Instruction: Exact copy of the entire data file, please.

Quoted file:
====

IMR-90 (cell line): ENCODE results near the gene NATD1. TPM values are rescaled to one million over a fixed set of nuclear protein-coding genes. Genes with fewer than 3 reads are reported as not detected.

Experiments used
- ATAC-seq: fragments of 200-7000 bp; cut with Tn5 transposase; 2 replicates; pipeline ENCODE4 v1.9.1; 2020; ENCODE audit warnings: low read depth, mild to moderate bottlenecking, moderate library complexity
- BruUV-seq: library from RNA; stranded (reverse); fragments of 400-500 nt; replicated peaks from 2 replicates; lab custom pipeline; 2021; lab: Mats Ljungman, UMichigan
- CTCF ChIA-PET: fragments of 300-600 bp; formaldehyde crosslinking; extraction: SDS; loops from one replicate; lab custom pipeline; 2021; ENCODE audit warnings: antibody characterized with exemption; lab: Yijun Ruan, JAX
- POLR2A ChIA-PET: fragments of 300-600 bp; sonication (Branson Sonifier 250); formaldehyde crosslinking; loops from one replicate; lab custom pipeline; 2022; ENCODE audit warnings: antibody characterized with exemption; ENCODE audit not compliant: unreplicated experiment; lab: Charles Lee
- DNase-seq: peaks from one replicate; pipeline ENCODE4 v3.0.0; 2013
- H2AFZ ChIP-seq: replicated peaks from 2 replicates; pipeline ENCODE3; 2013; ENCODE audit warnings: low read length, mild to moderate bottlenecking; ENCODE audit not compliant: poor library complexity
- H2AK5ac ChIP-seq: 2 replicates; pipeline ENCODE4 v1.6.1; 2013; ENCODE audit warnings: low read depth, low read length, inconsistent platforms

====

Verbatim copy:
IMR-90 (cell line): ENCODE results near the gene NATD1. TPM values are rescaled to one million over a fixed set of nuclear protein-coding genes. Genes with fewer than 3 reads are reported as not detected.

Experiments used
- ATAC-seq: fragments of 200-7000 bp; cut with Tn5 transposase; 2 replicates; pipeline ENCODE4 v1.9.1; 2020; ENCODE audit warnings: low read depth, mild to moderate bottlenecking, moderate library complexity
- BruUV-seq: library from RNA; stranded (reverse); fragments of 400-500 nt; replicated peaks from 2 replicates; lab custom pipeline; 2021; lab: Mats Ljungman, UMichigan
- CTCF ChIA-PET: fragments of 300-600 bp; formaldehyde crosslinking; extraction: SDS; loops from one replicate; lab custom pipeline; 2021; ENCODE audit warnings: antibody characterized with exemption; lab: Yijun Ruan, JAX
- POLR2A ChIA-PET: fragments of 300-600 bp; sonication (Branson Sonifier 250); formaldehyde crosslinking; loops from one replicate; lab custom pipeline; 2022; ENCODE audit warnings: antibody characterized with exemption; ENCODE audit not compliant: unreplicated experiment; lab: Charles Lee
- DNase-seq: peaks from one replicate; pipeline ENCODE4 v3.0.0; 2013
- H2AFZ ChIP-seq: replicated peaks from 2 replicates; pipeline ENCODE3; 2013; ENCODE audit warnings: low read length, mild to moderate bottlenecking; ENCODE audit not compliant: poor library complexity
- H2AK5ac ChIP-seq: 2 replicates; pipeline ENCODE4 v1.6.1; 2013; ENCODE audit warnings: low read depth, low read length, inconsistent platforms